The information contained in this web site is for educational purposes only and is not intended or implied to be a substitute for professional medical advice. Inclusion here does not imply any endorsement or recommendation. Always seek the advice of your physician or other qualified medical provider for all medical problems prior to starting any new regiment.

These statements have not been evaluated by the FDA.
These products are not intended to treat, diagnose, cure, or prevent any disease.

Taking A Peek Inside a Muscle Cramp

muscle-crampsCramping is one of the most common complaints of athletes. It can occur at any time but more often at the tail end of their workout. Cramps are a one way street in the complete cycle of muscle action. All body motion is controlled by the opening and closing of ion channels that sit in the membranes of all cells. Sodium (Na) contracts the cell and potassium (K) relaxes it. Similar action occurs to transmit a thought with Na and K triggering neurons (depolarizing) to both transmit and fire. In effect the electrolytes do it all. You can’t blink your eye or even see or hear without them.

A heart cell begins the process with Calcium (Ca) signaling the Na ion channel to open to begin the contraction cycle. There are hundreds of Na and K ion channels on each cell. A half second later Magnesium (Mg) encourages K to rush in which relaxes the cell. That’s the beat of your heart or the closing of your fist. With a heart cell the cycle is non stop; constrict with Na and relax with K. Its quite easy to see what happens when a muscle cramps. In essence you have half a beat. If a cramp hits your heart, you’re history, but in a different muscle you’ll hurt, but recover. If you’re swimming in a race half way home, it could be a disaster. Whenever it happens, it’s the guys in charge of the relaxing half of the cycle, Mg and K, that are missing.

Often, athletes who are pushing the envelope sense a tingling of sorts, in say a leg muscle, before it tightens. A swig of ElyteSport could be a G-D send at that moment because it contains a high concentration of both K and Mg. (Check out the exact numbers at elytesport.com – Compare Sport Drinks).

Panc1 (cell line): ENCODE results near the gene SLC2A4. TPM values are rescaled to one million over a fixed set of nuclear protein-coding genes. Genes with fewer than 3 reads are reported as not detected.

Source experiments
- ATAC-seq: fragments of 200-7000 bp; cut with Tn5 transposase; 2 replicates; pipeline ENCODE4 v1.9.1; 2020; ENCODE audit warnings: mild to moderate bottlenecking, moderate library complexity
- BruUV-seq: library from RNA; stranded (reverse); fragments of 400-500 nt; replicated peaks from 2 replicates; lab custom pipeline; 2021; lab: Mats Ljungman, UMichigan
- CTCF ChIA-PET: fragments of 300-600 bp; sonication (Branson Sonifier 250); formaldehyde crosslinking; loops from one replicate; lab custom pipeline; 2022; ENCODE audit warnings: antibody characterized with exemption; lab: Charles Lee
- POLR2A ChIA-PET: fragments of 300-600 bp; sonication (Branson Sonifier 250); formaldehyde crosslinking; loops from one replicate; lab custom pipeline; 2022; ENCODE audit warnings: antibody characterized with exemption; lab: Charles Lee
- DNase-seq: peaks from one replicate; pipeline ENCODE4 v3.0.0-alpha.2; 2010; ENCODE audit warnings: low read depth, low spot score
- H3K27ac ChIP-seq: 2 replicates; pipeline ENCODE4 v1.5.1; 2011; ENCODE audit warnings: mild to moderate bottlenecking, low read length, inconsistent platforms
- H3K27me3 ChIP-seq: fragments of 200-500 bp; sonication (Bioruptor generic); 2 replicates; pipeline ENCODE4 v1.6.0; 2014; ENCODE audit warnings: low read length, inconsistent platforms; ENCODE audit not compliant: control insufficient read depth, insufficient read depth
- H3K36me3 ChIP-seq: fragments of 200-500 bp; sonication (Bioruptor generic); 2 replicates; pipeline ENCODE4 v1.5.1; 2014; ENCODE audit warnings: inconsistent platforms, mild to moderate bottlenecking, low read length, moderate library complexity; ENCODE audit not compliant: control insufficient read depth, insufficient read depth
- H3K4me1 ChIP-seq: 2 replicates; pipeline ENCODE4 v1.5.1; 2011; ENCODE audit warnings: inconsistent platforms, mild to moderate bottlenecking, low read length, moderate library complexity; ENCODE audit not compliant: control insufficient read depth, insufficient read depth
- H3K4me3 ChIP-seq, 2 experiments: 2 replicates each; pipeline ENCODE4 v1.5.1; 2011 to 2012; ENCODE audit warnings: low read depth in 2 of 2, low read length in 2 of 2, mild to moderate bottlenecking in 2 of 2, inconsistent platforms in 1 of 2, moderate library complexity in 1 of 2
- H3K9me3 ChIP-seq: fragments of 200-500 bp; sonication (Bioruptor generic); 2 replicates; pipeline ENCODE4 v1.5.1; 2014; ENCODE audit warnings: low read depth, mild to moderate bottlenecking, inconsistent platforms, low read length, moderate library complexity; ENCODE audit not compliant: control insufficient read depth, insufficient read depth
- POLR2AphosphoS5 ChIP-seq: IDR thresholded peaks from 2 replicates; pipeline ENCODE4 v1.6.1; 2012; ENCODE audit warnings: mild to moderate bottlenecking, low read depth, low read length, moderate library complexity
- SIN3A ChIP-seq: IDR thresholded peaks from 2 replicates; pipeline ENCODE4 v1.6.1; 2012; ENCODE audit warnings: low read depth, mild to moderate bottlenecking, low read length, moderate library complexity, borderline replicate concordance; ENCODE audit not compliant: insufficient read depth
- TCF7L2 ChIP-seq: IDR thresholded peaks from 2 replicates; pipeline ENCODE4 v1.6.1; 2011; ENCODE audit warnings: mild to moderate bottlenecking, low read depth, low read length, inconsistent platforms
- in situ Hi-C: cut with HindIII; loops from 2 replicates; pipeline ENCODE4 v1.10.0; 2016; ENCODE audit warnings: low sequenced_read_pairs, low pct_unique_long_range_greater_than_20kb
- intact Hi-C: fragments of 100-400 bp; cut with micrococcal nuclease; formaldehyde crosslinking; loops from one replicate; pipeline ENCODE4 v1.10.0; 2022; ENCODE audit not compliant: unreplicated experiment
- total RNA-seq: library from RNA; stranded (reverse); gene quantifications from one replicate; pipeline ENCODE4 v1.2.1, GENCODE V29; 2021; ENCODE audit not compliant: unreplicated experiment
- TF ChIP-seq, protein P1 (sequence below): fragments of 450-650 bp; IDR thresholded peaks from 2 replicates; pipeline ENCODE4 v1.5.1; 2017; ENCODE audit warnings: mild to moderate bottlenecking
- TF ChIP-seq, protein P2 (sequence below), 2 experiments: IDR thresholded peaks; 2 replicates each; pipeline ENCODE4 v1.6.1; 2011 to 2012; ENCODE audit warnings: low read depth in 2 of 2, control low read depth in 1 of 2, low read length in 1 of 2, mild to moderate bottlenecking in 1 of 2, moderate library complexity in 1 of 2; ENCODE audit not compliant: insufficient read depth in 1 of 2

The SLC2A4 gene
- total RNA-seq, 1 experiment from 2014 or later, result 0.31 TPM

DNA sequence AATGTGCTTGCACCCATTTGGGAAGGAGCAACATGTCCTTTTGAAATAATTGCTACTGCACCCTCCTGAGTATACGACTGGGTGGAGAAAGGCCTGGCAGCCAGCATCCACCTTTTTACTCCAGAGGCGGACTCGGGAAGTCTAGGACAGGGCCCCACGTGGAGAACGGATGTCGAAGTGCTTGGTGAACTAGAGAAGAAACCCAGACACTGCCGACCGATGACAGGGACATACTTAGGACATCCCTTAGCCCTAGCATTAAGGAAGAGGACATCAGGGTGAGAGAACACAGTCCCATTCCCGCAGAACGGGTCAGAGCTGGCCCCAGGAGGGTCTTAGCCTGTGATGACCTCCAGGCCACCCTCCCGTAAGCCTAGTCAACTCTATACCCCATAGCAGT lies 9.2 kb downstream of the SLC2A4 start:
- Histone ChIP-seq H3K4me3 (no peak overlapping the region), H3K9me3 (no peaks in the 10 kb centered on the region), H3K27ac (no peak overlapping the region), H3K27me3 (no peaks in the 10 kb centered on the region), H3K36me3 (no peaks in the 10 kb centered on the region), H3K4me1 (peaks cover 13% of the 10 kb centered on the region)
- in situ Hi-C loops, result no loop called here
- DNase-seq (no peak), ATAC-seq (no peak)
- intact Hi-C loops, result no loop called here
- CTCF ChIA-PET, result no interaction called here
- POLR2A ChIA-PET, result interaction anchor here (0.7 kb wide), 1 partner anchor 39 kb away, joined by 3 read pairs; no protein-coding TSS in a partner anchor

“ I don’t cramp any more!” We hear this from our elite athletes. All of them also say that they last longer. They don’t see an improvement in performance or time, but they are able to stay at a strong performance rate for a longer time. (Read Nicole and Ron’s comments on the athletes spotlight). I would argue that if you can train longer, the logic would be that you would also increase muscle mass, or improve the flow of nutrients to a more efficient level, which, over time makes you stronger and better. But I leave the proof to the performers.

Actually, what is happening, is that the high K concentration is sufficient to complete the back side of the heart beat, or leg pump, etc. Without those 2 electrolytes Mg and K, in plentiful supply, your muscles have only the first half of the action potential to work on. Over time, that’s a one way street, that can end up as a cramp. Cramps don’t usually occur when your doing sprints, they are the result of cellular stress (loss of electrolytes) over long workouts. What ElyteSport does is make sure that you have enough K and Mg to complete the back side of the muscle pump.

A number of coaches have tried “pickle juice” to prevent cramping in hot weather. Pickle juice is predominantly vinegar. Vinegar is acetic acid, and is used to remove sodium (Na) with individuals with high blood sodium levels. The coaches are lowering their athletes Na levels to prevent the first half of the muscle cycle instead of making sure that they have enough of all the electrolytes needed. Lower Na and you may not begin the cramp. Not exactly what the doctor ordered, but it can work.

However, you are removing Na to restore balance, instead of providing the correct electrolytes that the body needs at that moment, which is ……..Mg and K. Training logic says that you want as high a level of electrolytes as possible, all the time, not robbing one, Na, to achieve balance. ElyteSport is perfectly designed to address the problem of cramping, and very possibly, the big one after that, and that is the potential loss of an athlete that could not handle the extremes of temperature and high performance workouts. If you’re in training, a coach, or a trainer, you owe it to yourself and your athletes to check out ElyteSport.

More:
The E-Lyte Story: Why You Need Electrolytes!
Sugar Free Electrolytes
Compare E-Lyte Sport with other “Sports” drinks
Pickle Juice
Taking A Peek Inside a Muscle Cramp
Night Cramps
ElyteSport Preloading

Other References:
References depicting the difficulty within the Medical Community to Resolve “Cramping”


The information contained in this web site is for educational purposes only and is not intended or implied to be a substitute for professional medical advice. Inclusion here does not imply any endorsement or recommendation. Always seek the advice of your physician or other qualified medical provider for all medical problems prior to starting any new regiment.

These statements have not been evaluated by the FDA.
These products are not intended to treat, diagnose, cure, or prevent any disease.